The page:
Immigration: Navigate The Three Levels Of Appeals

After the deportation order from the judge, you will have three options for an appeal. You can appeal to the Board of Immigration Appeals (BIA), the Federal Circuit, and the Supreme Court. 

To learn about the three agencies of appeals, simply continue reading. It’s helpful to know the options you have if you see yourself in the United States in the foreseeable future.

Learn About The Legal Levels In The U.S. Immigration Appeals Process

The Three Levels Of Appeals

Deportation is not final. You may appeal to any of the three government bodies. It is possible to overturn your case based on the following’s decision.

The Board Of Immigration Appeals

Even if you’ve presented a solid case to the judge, there’s still the possibility of getting an unfavorable result. It’s important to always consider an appeal to the Board of Immigration Appeals or BIA. It’s a relatively simple process to file a request with the agency. Not only can you possibly get the decision overturned, but you will also get to extend your stay.

You must file an appeal with the BIA within 30 days of getting your deportation notice. During that period, you should talk to an immigration attorney. You should also lodge your appeal with the BIA as soon as possible. This gives them more time to examine your case.

Take note that you can’t present brand-new information or evidence to the BIA—it will simply work with the evidence that you showed. From that, the Board of Immigration Appeals will decide whether the presiding judge’s ruling followed the law. It may also find that the judge made an error in judgment. If the BIA rules in your favor, you will not be ordered to leave the country.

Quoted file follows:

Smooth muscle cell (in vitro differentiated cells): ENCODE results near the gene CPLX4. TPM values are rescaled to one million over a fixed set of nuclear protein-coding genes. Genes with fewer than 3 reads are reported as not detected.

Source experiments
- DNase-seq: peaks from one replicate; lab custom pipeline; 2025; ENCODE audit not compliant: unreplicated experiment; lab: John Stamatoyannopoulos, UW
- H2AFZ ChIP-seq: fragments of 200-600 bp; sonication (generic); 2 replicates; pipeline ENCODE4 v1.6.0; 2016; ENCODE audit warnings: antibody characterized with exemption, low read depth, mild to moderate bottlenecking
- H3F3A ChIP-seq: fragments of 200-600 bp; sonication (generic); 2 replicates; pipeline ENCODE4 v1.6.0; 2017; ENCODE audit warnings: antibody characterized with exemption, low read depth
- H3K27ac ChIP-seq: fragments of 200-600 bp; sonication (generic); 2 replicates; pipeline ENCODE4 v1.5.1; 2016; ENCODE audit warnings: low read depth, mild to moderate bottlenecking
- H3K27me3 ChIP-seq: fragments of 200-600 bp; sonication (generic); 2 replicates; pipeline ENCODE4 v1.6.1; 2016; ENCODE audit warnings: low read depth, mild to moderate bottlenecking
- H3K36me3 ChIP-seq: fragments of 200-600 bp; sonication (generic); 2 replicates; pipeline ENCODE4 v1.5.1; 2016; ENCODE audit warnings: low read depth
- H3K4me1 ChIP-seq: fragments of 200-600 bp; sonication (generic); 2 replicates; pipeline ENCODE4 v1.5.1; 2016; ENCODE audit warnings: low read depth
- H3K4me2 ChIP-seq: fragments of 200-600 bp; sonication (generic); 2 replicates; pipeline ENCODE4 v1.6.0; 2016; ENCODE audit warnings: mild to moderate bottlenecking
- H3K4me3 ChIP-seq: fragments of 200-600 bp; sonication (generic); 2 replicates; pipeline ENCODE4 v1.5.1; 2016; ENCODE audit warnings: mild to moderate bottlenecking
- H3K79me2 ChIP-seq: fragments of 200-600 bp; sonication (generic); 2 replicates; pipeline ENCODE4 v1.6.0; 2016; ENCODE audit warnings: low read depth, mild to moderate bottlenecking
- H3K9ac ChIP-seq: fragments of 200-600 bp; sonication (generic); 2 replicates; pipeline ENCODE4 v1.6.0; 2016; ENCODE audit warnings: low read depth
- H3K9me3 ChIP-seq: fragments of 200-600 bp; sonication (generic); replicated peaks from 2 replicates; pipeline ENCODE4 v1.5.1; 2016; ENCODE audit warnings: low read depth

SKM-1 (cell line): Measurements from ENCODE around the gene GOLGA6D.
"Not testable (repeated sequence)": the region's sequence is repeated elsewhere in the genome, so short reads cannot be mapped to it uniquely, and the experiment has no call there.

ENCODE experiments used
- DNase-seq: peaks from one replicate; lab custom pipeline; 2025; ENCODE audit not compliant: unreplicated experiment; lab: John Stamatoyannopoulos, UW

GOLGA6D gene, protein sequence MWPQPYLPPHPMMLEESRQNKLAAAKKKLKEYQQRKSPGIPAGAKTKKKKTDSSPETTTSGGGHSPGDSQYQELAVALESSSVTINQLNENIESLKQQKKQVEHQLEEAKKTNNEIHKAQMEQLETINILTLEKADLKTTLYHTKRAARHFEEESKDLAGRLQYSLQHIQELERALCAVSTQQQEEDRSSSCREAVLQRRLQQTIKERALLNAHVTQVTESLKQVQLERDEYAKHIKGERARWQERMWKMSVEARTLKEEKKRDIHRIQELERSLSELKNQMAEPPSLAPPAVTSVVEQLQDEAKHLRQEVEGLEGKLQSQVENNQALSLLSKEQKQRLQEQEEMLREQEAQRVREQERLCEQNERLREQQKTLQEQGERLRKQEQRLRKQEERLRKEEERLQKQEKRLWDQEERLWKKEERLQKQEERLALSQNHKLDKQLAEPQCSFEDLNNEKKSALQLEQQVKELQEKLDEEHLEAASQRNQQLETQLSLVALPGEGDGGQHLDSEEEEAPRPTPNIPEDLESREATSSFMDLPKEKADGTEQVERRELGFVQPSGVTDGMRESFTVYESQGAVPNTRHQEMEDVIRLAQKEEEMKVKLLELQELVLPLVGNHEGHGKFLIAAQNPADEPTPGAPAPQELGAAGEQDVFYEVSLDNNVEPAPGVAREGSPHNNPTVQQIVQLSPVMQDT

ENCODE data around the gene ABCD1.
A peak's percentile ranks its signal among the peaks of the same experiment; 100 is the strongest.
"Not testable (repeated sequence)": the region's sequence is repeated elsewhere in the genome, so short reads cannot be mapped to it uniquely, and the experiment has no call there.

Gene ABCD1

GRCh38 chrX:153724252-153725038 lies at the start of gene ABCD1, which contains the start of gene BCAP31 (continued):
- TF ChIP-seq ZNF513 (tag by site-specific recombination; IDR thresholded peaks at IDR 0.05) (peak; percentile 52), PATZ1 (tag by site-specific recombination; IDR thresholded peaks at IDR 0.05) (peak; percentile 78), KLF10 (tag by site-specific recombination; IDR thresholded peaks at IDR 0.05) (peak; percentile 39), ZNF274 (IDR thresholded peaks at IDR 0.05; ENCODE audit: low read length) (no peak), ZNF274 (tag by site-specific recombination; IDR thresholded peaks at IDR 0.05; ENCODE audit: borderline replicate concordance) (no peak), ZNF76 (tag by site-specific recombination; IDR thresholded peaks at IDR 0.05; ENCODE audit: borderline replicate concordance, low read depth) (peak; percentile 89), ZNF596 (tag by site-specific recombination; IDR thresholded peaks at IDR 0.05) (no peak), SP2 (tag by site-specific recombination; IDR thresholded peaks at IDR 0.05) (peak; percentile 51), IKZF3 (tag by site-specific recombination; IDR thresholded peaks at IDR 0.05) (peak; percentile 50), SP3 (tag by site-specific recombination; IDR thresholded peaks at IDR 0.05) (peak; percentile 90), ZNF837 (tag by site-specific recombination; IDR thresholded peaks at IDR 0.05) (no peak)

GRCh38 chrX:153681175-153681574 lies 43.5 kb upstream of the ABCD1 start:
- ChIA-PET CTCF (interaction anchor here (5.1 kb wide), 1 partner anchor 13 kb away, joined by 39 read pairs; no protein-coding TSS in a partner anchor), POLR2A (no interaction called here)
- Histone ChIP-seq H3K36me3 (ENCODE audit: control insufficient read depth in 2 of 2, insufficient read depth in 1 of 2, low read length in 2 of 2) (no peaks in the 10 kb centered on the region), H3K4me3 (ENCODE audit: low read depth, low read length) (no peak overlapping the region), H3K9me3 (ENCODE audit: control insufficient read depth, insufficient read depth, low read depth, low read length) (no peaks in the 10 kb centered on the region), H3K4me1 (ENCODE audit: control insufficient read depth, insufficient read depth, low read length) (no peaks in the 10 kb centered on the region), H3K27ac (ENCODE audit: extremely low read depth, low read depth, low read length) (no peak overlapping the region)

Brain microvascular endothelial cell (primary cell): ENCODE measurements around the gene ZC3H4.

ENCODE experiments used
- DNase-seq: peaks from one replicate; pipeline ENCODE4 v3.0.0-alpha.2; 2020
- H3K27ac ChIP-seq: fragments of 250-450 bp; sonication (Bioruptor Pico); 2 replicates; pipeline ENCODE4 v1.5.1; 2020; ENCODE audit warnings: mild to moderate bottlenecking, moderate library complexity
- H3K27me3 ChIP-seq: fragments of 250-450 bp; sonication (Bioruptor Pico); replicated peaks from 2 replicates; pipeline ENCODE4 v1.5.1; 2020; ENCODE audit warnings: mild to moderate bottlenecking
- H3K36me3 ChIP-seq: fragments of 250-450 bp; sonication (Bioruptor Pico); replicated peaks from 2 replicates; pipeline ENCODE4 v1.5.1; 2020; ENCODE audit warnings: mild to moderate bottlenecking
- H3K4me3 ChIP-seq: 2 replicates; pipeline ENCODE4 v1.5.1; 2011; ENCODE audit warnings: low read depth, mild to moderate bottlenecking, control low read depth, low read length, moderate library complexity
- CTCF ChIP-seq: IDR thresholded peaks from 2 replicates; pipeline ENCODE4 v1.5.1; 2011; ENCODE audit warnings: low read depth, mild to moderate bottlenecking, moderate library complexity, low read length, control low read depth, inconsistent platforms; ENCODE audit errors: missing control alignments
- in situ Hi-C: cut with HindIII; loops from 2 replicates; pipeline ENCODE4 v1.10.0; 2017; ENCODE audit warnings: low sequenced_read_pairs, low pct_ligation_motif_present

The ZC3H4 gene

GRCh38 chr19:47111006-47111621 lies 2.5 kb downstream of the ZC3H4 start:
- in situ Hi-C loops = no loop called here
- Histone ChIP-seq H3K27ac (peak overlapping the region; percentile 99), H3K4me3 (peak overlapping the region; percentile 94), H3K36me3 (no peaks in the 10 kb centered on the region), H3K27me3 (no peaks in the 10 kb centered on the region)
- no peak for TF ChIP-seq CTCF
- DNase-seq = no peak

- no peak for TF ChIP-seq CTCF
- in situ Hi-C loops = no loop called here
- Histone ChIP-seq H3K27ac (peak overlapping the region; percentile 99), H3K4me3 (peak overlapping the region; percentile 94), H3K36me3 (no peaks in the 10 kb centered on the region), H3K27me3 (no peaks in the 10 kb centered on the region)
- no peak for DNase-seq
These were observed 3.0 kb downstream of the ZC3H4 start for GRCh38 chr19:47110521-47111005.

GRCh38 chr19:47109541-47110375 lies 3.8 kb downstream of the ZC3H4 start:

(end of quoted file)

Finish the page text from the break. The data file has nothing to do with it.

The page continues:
The Federal Circuit

Individuals may appeal to the Federal Circuit if they have evidence that the judge has a high rate of deportations. The Federal Circuit exists to keep judges in check.

It is made up of 13 distinct circuit courts. Each circuit court deals with appeals from different states. The court that handles your case will vary by state. When you file an appeal with the Federal Circuit, it will examine the judge’s decision. They may approve your request if they believe the judge wrongfully interpreted the law.

It often takes eight months for the Federal Circuit to come up with a decision. But again, appealing to the government body will extend your stay in the United States.

The Supreme Court

The Supreme Court is the highest level of court in the United States and has the power to overrule any lower court decisions, such as the immigration courts and the Federal Circuit. If you haven’t had any luck in the lower courts, you may send your appeal to the Supreme Court.

Doing so is ideal if you’re to be deported back to your home country, where you could face persecution. However, you should know that appeals made in the Supreme Court will most likely be denied. This is especially true if the lower courts made their decisions based on solid grounds.

Seek Legal Assitance From An Immigration Attorney

You want to make sure that you have a strong case for your appeal. You can work with an experienced immigration attorney from Lincoln-Goldfinch Law. A seasoned immigration lawyer will know the exact steps you need to take for appeals toward a favorable decision.


The U.S. immigration system gives you options to appeal your case. If the judge does not provide a favorable decision, you may take your case to the Board of Immigration Appeals. You may also forward it to the Federal Circuit if the BIA upholds the judge’s decision. In extraordinary circumstances, the Supreme Court may handle your appeal. An immigration attorney can help you file requests to ensure better chances at a favorable decision.

If You Lose An Appeal
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